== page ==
Ebola: We Take Care to Keep You Safe


If you were to ask me what my lasting impression was of the people I met in Sierra Leone and Liberia, where I have just spent two weeks meeting with colleagues who have been leading the fight to combat the spread of Ebola it would be this:

Courage. Incredibly tenacious, indefatigable, compassionate courage. From health workers to community outreach workers to teachers, Sierra Leoneans and Liberians were all and continue to be steadfast in their goal to bring Ebola to zero, to protect their communities, and to ensure that once they see Ebola out the door, Ebola is gone for good.

Theresa Musa is a health care worker at Bo Government Hospital, in Bo District, Sierra Leone. She has been working there for the past four years and continued to work through the Ebola crisis. By all accounts it was complete chaos. There were not enough health care workers, not enough protective gear, insufficient safety measures in place and too many patients. "We used plastic to cover our boots," she said. "Patient care was not too good and we had no supplies. It was like that for a long time."

"We used plastic to cover our boots," Theresa said. "Patient care was not too good and we had no supplies. It was like that for a long time."

Theresa didn't tell her husband she was working with Ebola patients until November of last year - not until the Sierra Leonean ministry of health asked the International Rescue Committee to come in and manage the facility. She explained that people move away from you if you tell them you are working with Ebola patients.

"At times I was scared," she continued, "but I sympathize when patients come in. They needed help and that is why I stayed."

Like many healthcare workers on the frontlines of this Ebola fight she saw Ebola as the health care worker's war.

Aminata is a nurse at a health clinic in Levuma, a small community in Kenema District, Sierra Leone. "In the beginning there were so many challenges," she said. They didn't -- and still don't -- have a place to isolate suspected Ebola cases. They use a couch. People in her community didn't believe that Ebola was real. They thought that Aminata was being paid to spread lies.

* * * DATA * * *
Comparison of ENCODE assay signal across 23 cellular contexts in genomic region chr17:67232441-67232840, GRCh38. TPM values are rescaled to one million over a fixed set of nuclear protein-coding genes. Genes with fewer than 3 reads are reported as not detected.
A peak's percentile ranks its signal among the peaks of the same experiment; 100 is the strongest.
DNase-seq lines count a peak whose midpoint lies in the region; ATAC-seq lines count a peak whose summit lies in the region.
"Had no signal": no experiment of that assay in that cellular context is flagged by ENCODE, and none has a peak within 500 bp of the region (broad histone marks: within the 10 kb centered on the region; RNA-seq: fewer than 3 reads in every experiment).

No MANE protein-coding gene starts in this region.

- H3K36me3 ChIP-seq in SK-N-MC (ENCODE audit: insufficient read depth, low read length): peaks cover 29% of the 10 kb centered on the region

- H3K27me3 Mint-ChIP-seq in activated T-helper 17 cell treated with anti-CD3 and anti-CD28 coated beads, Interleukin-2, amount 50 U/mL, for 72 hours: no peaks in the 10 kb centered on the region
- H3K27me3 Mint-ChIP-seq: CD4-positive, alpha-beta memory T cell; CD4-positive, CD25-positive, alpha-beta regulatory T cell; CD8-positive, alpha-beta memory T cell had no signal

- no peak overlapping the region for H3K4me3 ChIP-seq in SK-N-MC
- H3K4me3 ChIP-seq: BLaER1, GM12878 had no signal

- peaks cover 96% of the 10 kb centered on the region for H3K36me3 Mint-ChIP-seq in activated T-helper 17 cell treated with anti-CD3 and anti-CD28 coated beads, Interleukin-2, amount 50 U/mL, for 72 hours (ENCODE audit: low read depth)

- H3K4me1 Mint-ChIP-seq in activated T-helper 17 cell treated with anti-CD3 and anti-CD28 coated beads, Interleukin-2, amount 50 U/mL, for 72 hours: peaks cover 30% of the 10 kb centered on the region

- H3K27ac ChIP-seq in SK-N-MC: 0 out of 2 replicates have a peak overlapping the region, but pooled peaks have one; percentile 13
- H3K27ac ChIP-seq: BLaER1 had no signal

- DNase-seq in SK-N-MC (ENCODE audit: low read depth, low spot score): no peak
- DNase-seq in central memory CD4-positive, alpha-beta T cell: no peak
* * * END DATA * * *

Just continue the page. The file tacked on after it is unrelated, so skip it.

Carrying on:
Then Dr. Sheikh Umar Khan died. Dr. Khan was, by all accounts, an extraordinary man, a lassa fever specialist, who led Kenema Hospital's fight against Ebola. He inspired confidence in his colleagues, and gave them the courage to confront the disease. When he himself succumbed to Ebola it was like the bottom had fallen out of their world.

"Sometimes, I regretted being a health worker," Aminata said. "I was discouraged. I thought I was going to die also."

Aminata's parents tried to persuade her not to go to work but she refused to listen to them. "If it is my destiny to die of Ebola, so that is how I will die."

Mafata is the acting officer in charge at a health care clinic in Lofa County, Liberia - which is where Ebola first made its devastating presence known in Liberia. She is one of the many health care workers who chose to stay when those around her were fleeing or dying because of the disease. When asked why she chose to stay she said, "I love my profession. This is what I do."

"I love my profession," Mafata said. "This is what I do."

Across Liberia and Sierra Leone in the districts where the International Rescue Committee works, stories like this are common. Brave people choosing to stay and fight -- to confront this deadly disease head on, regardless of the fact that, in those early days, they did not have the resources or the training to do so.

It would be nice to say that things are better now -- and there is no doubt that we have made headway. The IRC recognized early in the crisis that health care workers did not have the training or the resources they needed to protect themselves and treat their patients. In Sierra Leone, working closely with the ministry of health the IRC trained health care workers across several districts in effective infection prevention and control measures (chlorine stations at the entrance to each clinic, temperatures taken before anyone enters the minimal structures, the personal protection equipment -- PPE -- meticulous trainings in how to put it on and take it off). Those trainings have since been rolled out across the country.

But there are significant challenges. Some of the health care workers I spoke with have not been paid in over 3 months and yet they still come to work. Many schools, which are starting to re-open, do not have access to running water. How do they ensure that their children are adhering to proper hygiene protocols when such an essential element is missing? As health facilities, shuttered by Ebola, go back online, how do we ensure that they have sufficient infection prevention and control measures in place?

I heard a great analogy when I was in Sierra Leone. One of my colleagues was describing the amount of care that goes into putting on and taking off personal protective equipment -- the outfit that must be worn when treating a suspected or confirmed Ebola patient. It is done with meticulous attention and focus, a buddy system, where your partner watches you put it on and take it off and guides and counsels you through the process. When it's done right you are protected. When it is not, you are vulnerable.

The same thing applies when we think about how to support the government of Sierra Leone and Liberia as they build back from Ebola. We must be meticulous in our efforts. We must ensure that all of those who fought so hard, and continue to fight so hard, to bring Ebola to its knees have not done so in vain.

As Theresa Musa, the nurse at the Bo Government Hospital said of her colleagues: "once they are prepared they can go to the war front. If people are prepared, trained and equipped they can fight."

Read the International Rescue Committee's brief: Risking Repetition: Are We Ignoring Ebola's Lessons, at this link: www.rescue.org/EbolaLessons.